Figure 3-33.Improved type of wire rope clip.
LEARNING OBJECTIVES: Define canvas.
Identify and explain the use and care of canvas
Though canvas is not as prevalent today in a
Seaman's routine as it once was, it is still important.
Canvas, often called duck, is a general name for a
class of strong, heavy plain cloth woven of cotton or
linen. Numbered duck is the canvas encountered most
often, but occasionally you see the term ounce duck or
army duck. Numbered duck runs from No. 1, the
heaviest, to No. 12, the lightest; however, 7, 9, and 11
are no longer issued.
Each number means a certain weight in ounces per
square yard of cloth. For example, No. 1 is 28.71 ounces
per square yard, No. 6 is 20.74 ounces per square yard,
and No. 12 is 11.16 ounces per square yard. Canvas in
weights besides those designated specifically under the
numbered system is called ounce duck. Army ducks are
ounce ducks similar to numbered duck, but have finer
yarns, higher cloth counts, and usually lighter weights.
Canvas usually is made up in bolts and issued by the
linear yard in widths from 22 to 72 inches.
Even with the best of care, canvas is relatively
short-lived, and for this reason, the Navy is turning to
synthetic fabrics. Synthetic fabrics are lighter and easier
to stow and resist rot and mildew. They are also more
durable and less expensive in the long run.
One type of synthetic fabric used extensively for
tarps and awnings and for boat, winch, and reel covers
is a nylon cloth with a vinyl film on both sides. (The
smooth or face side is the side to expose to the weather.)
Two different companies furnish this type of cloth
under their own trade names (Herculite #80 and
Hypalon). These white or grey materials weigh
approximately 19.6 ounces per square yard and come in
50-inch widths. They are fire, water, weather, and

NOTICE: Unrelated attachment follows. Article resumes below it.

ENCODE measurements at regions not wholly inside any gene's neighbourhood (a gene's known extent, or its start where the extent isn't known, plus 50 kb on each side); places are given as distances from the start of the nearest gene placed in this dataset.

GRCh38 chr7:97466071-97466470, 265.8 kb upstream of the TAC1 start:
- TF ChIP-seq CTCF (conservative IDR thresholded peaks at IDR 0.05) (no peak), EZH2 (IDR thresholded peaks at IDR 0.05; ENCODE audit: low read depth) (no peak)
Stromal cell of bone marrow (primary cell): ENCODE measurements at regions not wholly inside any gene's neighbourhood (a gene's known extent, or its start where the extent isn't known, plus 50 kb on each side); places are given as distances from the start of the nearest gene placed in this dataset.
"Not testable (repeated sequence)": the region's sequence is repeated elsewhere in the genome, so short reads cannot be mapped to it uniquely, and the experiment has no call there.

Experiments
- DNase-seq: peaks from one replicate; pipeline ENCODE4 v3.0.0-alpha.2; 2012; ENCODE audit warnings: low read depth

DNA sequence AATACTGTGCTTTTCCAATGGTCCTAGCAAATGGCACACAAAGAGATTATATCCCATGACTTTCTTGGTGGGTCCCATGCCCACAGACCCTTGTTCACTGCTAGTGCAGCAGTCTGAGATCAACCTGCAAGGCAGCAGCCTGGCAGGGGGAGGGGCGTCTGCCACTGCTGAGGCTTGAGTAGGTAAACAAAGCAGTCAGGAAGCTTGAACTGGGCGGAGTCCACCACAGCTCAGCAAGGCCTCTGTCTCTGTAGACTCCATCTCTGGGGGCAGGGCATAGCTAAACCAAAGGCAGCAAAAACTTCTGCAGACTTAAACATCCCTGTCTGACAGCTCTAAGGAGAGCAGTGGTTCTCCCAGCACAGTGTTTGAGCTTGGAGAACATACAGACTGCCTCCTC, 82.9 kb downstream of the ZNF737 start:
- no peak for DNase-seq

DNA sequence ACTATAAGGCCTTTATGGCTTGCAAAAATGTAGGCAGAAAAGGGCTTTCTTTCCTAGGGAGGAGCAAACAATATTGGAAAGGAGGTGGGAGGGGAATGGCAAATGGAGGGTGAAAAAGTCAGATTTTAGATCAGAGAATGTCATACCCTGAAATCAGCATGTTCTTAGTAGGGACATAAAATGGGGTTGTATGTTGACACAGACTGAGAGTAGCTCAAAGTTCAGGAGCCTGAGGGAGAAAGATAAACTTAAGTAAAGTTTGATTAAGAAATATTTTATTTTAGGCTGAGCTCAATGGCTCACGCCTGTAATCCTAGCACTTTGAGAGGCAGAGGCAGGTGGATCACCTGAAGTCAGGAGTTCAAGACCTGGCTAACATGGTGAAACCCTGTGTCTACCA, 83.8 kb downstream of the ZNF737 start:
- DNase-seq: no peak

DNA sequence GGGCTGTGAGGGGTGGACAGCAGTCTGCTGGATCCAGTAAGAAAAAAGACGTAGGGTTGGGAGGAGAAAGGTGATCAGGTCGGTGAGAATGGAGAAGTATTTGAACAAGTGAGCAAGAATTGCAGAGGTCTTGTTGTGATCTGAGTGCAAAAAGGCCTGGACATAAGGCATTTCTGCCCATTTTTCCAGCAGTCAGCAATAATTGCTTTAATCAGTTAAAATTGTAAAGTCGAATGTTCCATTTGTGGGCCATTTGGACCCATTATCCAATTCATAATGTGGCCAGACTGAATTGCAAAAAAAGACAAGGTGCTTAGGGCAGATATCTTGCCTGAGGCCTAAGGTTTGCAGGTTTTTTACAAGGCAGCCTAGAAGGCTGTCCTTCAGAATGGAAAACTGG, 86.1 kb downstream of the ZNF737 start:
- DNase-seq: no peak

Another type of cloth, a black neoprene-coated
material, is less suited for topside uses but has many
below-deck applications, such as for blackout and
welding curtains. This material weighs approximately
2.3 ounces per square yard and comes in a 39-inch
width. Generally, the same care given to synthetic lines
should be given to the synthetic cloths. When synthetic
cloths are dirty, you should wash these fabrics with
saddle soap or any other mild soap and water; scrub
them with a soft bristle brush, using a circular motion;
and rinse them with clear water. In some instances, two
cleanings may be necessary.
Much of the canvas issued in the Navy is treated to
make it resistant to fire, water, weather, and mildew.
Some canvas is waterproof and oil and gasoline
resistant. Current specifications for building ships
require that all topside canvas be treated according to
the intended use. Canvas to be used below decks is
usually white and untreated. Preservatives are available
for shipboard use on untreated canvas or for re-treating
New and unused canvas, spare covers, and so forth,
should be stowed in a clean, dry storeroom. Never store
canvas where acid is (or has been) stowed; acid fumes
are detrimental to canvas. Every effort should be made
to provide a space free from rats, mice, and insects. Wet,
painted, or oil-soaked canvas should not be stowed
below decks. Occasionally it is necessary to scrub
canvas that has become particularly dirty or stained by
grease or oil. Use a mild soap solution, rinse thoroughly,
and hang the canvas up to dry.
Great care should be taken when measuring and
cutting canvas. MEASURE TWICE AND CUT
ONCE. When measuring canvas for items that will be
stretched taut (awnings, for example), DEDUCT 1/2
inch for each linear foot in both width and length. If the
canvas is to be loose (as for hatch hoods and gun
covers), ADD 1/2 inch for each linear foot in both width
and length. Use the old article for a pattern whenever
possible. When it is not available, make a sketch of the
item, showing all the necessary dimensions, and work